Why I’m Not a Painter, I’m a Poet, co-hosted by Alabama State University
Thursday, March 16, 7 PM
Enjoy an evening of original poetry and prose composed in response to View of Montgomery on 1872 paintings in the MMFA collection by an unknown artist. Featured writers will read unique works of literature inspired by the Museum’s treasure, and audience members will be invited to select their favorite work of literature and to suggest works of art to be used as inspiration for future readings.
Thursday, February 23, 5:30 P.M.
Layered with symbols, text, graffiti-like expressions, and references to other creative minds, Jean-Michel Basquiat’s paintings broke auction records for work by an African-American artist and remain highly collectible today. Basquiat, written and directed by painter and filmmaker Julian Schnabel, tells the story of the artist’s short, tragic life and his meteoric success.
Curator Jennifer Jankauskas will introduce the historic context and the film with a brief discussion following. Beverages will be available for purchase. Popcorn will be served.
Ekphrasis is a monthly book club devoted to the history of art. Each month, we feature a work of fiction or nonfiction that covers periods ranging from the ancient world to the art of today. For this unique program, staff members make presentations to provide a visual context for the topics discussed. Check out the list of upcoming featured books! Book club meets on Wednesdays at noon. To reserve lunch from Café M, call the Education Secretary at 334.240.4365. Payment must be received by 10 A.M. the Fridays before the book club meets.
Ekphrasis is a free program for Museum members (click here to join the Museum.)
Join us for Collectors Society this year!
This special group for Museum members is enjoyable for everyone who collects art or loves the Museum’s collection. The fee is $300 annually, which covers all programs, meals and transportation. Contact Alice Novak or call 240-4361 with any questions.
Short courses meet on Tuesdays at noon and are free and open to the public.
Short Course: Alabama Quilts
Tuesdays, February 7, 14, 21, 28, noon
Join us for this short course to learn more about Alabama quilts and explore the exhibition Sewn Together: Two Centuries of Alabama Quilts. Throughout our state’s history, quilting has brought communities together. Now the MMFA and the Archives have paired quilts from our collections representing similar themes, patterns, and techniques in works created across various times, places, classes, and racial lines. The course sessions are described below.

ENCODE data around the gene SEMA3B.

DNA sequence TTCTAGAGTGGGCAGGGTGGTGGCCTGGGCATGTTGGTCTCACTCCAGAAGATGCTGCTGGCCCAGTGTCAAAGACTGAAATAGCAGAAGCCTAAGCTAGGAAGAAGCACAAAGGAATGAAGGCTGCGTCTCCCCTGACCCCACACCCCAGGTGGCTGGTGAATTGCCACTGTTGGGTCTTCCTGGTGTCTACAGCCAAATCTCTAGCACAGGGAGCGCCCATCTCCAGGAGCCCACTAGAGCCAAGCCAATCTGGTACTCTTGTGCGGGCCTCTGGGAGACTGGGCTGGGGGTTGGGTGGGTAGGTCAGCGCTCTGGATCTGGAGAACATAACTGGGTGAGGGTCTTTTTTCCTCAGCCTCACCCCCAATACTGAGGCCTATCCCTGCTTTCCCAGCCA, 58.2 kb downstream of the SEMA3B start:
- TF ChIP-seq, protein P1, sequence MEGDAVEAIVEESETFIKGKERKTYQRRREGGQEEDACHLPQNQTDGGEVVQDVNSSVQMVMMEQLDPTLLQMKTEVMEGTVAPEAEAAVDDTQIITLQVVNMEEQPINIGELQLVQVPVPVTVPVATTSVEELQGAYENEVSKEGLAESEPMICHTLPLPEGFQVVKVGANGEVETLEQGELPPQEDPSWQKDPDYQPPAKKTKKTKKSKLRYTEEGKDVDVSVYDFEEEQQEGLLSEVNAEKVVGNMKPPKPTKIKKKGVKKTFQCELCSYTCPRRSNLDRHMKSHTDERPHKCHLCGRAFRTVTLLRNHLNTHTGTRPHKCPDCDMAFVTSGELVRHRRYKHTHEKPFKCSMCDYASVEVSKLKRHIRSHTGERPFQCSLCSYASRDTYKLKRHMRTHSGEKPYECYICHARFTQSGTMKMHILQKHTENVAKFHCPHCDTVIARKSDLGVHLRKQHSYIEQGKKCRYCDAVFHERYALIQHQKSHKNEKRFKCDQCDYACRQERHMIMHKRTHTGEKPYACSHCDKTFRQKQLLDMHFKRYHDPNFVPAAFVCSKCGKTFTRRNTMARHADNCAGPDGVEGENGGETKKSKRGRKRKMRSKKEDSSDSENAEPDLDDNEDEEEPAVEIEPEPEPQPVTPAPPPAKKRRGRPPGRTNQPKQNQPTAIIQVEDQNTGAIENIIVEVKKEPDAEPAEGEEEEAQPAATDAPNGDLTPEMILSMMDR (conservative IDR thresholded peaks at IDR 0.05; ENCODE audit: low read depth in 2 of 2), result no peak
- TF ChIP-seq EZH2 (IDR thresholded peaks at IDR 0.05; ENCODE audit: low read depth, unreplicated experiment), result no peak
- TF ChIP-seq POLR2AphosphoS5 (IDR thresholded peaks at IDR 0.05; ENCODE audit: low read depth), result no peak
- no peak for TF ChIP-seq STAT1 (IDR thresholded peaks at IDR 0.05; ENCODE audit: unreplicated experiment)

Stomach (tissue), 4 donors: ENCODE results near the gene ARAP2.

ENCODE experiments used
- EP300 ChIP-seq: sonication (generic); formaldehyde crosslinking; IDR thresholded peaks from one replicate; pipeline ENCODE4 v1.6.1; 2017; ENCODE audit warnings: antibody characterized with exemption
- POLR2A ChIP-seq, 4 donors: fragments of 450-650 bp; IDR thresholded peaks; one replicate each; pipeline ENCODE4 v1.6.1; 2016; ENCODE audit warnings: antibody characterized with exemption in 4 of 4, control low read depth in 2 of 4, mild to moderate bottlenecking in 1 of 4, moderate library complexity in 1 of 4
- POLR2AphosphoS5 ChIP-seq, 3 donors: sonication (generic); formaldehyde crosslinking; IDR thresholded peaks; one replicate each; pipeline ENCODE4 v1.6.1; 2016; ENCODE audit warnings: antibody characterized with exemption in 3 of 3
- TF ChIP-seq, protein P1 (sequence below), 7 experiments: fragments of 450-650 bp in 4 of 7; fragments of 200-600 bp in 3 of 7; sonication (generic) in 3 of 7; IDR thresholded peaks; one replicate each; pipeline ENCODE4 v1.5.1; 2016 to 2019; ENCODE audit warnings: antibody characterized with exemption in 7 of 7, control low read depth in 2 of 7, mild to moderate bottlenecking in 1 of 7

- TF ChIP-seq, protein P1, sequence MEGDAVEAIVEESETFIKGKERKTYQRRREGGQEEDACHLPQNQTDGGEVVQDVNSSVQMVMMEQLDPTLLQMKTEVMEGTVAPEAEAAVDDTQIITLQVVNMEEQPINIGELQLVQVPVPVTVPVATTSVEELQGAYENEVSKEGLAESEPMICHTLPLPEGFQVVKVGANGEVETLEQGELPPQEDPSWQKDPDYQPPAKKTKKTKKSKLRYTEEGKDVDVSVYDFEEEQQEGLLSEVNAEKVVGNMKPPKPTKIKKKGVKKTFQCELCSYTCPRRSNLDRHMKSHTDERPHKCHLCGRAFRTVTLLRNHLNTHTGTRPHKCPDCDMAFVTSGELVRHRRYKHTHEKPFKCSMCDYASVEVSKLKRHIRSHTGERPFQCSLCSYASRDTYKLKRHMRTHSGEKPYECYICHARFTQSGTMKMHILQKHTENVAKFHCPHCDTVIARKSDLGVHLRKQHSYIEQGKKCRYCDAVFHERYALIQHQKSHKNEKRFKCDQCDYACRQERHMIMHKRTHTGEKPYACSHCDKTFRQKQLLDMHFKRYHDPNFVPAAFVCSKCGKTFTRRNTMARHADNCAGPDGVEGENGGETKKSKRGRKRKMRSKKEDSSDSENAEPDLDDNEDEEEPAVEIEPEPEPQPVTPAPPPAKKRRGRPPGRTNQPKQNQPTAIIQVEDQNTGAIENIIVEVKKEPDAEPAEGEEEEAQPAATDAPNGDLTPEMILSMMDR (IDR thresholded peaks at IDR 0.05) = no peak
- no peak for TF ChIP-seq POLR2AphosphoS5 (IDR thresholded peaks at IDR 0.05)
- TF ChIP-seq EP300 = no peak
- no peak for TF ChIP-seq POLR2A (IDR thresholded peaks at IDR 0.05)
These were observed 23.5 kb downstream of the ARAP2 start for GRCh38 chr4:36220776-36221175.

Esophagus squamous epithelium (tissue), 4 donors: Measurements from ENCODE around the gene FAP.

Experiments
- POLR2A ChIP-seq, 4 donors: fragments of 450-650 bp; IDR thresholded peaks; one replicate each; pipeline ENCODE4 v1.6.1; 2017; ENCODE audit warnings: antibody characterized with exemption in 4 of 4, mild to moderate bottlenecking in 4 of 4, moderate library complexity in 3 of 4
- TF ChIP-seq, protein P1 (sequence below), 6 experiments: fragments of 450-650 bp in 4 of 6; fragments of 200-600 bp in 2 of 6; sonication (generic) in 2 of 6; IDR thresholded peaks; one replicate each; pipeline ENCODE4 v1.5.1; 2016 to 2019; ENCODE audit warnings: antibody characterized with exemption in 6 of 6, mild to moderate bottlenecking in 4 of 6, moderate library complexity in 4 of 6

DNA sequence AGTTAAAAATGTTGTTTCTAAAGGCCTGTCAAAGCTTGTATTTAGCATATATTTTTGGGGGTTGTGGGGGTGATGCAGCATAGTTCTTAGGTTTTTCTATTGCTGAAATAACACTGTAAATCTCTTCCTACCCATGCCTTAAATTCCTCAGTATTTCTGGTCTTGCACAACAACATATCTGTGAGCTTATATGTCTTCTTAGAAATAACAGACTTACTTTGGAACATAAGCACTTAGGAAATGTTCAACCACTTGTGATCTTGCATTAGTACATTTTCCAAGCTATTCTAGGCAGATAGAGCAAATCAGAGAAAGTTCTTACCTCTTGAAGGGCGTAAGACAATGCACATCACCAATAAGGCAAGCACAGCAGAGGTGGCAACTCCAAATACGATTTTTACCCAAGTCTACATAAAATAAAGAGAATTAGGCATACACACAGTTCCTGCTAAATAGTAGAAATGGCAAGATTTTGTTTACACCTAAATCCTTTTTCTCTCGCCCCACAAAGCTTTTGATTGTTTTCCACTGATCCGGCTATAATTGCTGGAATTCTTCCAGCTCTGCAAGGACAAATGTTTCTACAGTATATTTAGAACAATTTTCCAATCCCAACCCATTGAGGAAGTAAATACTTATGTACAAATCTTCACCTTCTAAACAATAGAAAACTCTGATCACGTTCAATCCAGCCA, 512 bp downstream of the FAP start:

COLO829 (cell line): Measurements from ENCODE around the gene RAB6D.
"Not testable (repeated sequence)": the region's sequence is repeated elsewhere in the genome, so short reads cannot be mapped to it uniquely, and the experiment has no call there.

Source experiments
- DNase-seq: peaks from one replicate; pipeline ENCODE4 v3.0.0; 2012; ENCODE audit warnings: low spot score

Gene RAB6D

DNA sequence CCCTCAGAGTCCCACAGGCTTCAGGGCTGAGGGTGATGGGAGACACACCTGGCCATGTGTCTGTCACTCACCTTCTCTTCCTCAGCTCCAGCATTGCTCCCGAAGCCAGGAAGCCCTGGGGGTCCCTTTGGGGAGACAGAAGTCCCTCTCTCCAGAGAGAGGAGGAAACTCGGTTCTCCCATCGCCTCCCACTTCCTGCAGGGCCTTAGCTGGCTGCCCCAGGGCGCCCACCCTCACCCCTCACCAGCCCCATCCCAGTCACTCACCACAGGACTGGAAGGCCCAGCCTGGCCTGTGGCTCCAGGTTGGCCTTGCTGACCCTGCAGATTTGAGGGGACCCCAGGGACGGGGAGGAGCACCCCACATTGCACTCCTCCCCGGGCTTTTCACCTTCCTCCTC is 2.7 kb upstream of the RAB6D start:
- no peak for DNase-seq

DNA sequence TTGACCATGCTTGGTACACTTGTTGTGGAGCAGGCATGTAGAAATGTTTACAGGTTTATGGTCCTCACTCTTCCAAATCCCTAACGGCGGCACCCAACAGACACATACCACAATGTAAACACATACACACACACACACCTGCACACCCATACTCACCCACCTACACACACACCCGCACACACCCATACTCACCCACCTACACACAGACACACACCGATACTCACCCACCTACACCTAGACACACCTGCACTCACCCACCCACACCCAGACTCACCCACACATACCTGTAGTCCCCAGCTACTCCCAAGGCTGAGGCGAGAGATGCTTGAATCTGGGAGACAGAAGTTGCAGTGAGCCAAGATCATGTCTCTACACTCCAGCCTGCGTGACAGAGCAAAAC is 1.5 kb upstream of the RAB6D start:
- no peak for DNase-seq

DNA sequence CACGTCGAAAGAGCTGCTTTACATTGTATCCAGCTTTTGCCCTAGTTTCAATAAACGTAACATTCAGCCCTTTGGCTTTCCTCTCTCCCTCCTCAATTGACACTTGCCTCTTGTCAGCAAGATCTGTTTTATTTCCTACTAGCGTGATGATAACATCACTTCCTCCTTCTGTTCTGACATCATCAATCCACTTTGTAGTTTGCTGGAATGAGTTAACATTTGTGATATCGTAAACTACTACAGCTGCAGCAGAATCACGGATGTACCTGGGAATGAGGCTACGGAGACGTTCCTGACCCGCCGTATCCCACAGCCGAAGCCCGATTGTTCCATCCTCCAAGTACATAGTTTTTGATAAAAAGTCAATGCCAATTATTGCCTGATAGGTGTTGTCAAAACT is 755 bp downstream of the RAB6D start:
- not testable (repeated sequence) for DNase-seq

Mary Elizabeth Johnson Huff and Carole King, co-directors of the Alabama Quilt Book Project, will present an overview of the Angle and African-American quilting traditions in the state and highlight a few recent discoveries.
February 14 and 21
Exhibition co-curators Margaret Lynne Ausfeld and Ryan Blocker will address the pairs of quilts on view in Sewn Together: Two Centuries of Alabama Quilts.
Margaret Lynne Ausfeld will explore the widely recognized and influential quilts of Gee’s Bend.
Short Course: Pairs and Partners
Tuesday, March 14, 21, 12 noon
In this short course, hear from Museum Curators about why they have selected various works of art to be viewed together in the first in a series of exhibitions of Pairs and Partners. The theme for the pairs selected for the show is chiaroscuro. Composed of the Italian words for light and dark respectively, the use of chiaroscuro (or dramatic lights and darks) is a description of the formal quality of light in a work of art, with which the metaphoric qualities of light are closely associated. Light and shadow can serve to accentuate emotional content, reveal or conceal certain elements of a scene, or even represent a mysterious or supernatural force at work. Hear from the curators about the works of art they have selected, as they compare and contrast two uses of chiaroscuro.
Drop-ins welcome, Registration preferred. To register, contact Brandy Morrison at 334-240-4365, email@example.com
Studio classes are available for teens and adults throughout the year. Classes offer instruction in a variety of art mediums, including digital media.
Adults (ages 14 and older)
Clay Workshop with Chris Greenman